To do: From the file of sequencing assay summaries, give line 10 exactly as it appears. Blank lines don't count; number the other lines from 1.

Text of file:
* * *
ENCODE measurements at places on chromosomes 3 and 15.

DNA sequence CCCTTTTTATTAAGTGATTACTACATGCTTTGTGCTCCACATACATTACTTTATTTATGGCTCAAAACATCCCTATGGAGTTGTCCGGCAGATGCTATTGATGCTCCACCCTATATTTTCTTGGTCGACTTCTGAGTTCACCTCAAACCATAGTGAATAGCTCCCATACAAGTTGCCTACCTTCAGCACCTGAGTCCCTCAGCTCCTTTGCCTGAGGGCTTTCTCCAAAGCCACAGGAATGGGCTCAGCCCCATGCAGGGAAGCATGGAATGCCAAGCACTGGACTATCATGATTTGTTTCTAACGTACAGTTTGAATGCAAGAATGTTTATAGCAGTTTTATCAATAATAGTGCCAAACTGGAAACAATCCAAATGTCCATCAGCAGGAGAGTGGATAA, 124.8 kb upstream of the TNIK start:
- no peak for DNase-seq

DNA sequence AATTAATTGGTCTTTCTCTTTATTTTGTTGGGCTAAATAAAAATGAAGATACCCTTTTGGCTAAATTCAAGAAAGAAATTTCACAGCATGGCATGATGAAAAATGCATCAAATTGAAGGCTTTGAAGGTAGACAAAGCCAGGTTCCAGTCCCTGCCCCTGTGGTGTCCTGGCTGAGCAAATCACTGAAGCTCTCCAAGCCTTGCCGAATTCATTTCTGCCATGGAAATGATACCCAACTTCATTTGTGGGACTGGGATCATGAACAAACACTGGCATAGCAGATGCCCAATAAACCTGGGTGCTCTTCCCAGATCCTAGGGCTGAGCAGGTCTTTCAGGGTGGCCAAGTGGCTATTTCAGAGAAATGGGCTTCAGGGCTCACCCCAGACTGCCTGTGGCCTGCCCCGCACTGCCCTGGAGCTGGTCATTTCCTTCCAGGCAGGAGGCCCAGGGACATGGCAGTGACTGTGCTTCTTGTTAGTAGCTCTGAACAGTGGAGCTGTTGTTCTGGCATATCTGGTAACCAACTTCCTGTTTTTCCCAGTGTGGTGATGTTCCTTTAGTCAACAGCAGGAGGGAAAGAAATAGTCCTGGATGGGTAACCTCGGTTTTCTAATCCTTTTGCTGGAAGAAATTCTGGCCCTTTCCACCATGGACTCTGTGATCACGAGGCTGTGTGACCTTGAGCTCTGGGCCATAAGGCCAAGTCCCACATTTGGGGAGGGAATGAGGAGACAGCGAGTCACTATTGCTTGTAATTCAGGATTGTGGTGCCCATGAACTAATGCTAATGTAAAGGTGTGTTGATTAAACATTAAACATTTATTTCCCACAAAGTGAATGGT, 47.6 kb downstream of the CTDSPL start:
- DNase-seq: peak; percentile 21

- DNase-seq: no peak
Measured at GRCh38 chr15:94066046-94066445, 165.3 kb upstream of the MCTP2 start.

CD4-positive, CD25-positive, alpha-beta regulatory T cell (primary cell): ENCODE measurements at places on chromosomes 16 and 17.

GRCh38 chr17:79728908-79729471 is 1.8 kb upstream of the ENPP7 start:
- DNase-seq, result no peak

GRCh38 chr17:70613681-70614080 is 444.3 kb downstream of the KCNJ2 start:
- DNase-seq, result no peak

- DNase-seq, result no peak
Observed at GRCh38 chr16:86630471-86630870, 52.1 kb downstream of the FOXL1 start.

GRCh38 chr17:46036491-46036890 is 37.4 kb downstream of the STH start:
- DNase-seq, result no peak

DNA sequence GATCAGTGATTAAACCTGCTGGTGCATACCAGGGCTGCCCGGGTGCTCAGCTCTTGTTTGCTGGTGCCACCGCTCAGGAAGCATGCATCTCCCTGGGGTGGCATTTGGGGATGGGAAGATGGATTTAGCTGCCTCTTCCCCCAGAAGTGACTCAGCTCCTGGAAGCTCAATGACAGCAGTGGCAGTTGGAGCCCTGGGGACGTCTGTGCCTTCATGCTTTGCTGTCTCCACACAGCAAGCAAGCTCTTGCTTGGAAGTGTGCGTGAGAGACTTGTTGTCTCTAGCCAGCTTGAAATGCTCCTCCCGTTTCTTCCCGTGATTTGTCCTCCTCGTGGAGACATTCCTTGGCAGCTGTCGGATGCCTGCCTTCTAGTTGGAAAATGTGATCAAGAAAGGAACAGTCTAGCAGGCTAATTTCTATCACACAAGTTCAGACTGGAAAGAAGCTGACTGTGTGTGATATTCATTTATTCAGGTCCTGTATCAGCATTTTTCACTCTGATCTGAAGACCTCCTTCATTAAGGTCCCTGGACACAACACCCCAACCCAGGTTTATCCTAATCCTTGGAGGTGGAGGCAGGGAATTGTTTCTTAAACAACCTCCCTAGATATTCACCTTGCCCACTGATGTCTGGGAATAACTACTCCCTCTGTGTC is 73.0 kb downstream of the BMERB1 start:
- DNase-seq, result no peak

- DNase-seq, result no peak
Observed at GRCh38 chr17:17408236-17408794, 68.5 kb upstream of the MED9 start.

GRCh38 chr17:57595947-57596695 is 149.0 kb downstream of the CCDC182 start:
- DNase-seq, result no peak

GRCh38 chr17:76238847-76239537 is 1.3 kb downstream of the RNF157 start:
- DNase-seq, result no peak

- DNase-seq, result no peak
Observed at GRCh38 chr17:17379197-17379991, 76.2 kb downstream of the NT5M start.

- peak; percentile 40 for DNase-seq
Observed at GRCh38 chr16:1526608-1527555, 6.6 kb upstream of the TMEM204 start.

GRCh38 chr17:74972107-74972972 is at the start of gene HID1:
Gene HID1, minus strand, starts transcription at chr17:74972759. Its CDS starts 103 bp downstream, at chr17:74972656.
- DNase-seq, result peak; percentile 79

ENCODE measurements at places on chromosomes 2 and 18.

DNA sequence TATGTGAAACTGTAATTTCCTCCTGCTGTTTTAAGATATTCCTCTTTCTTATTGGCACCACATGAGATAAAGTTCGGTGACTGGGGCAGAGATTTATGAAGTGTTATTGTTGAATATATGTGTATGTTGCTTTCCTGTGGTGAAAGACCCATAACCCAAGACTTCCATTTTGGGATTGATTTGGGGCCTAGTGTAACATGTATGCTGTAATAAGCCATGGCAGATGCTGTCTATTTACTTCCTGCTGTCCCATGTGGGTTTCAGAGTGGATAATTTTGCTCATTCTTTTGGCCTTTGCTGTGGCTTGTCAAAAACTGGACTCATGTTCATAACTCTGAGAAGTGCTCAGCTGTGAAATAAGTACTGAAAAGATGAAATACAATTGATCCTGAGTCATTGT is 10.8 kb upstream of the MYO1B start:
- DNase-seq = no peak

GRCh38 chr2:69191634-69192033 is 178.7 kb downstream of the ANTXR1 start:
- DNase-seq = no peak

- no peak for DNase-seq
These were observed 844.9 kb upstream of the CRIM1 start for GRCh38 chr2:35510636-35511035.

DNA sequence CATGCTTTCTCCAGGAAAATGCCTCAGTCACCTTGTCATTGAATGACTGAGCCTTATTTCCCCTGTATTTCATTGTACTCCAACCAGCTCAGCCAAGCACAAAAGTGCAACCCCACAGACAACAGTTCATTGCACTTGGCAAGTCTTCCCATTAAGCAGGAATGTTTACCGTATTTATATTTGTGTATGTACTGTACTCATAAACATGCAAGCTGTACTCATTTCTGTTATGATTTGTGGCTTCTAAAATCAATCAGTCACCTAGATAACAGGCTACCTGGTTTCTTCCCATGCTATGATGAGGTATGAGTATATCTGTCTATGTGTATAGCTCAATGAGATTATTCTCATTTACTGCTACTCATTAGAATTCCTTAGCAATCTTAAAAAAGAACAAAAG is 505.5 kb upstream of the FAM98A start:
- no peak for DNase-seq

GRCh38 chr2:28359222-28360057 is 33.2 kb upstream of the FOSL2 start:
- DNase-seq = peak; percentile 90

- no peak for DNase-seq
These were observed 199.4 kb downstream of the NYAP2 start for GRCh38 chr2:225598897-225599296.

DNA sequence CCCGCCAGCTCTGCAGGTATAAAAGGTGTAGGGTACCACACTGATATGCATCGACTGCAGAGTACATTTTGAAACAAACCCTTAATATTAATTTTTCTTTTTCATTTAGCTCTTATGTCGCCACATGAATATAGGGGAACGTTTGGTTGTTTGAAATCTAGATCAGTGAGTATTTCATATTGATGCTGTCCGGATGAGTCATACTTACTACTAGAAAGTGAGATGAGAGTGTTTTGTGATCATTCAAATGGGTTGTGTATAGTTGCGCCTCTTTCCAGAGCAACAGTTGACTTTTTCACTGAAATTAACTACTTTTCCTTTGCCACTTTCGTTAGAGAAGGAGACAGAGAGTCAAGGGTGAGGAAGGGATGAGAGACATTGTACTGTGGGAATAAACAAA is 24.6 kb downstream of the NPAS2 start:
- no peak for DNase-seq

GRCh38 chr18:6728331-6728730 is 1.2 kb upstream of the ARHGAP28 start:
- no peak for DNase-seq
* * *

- DNase-seq, result no peak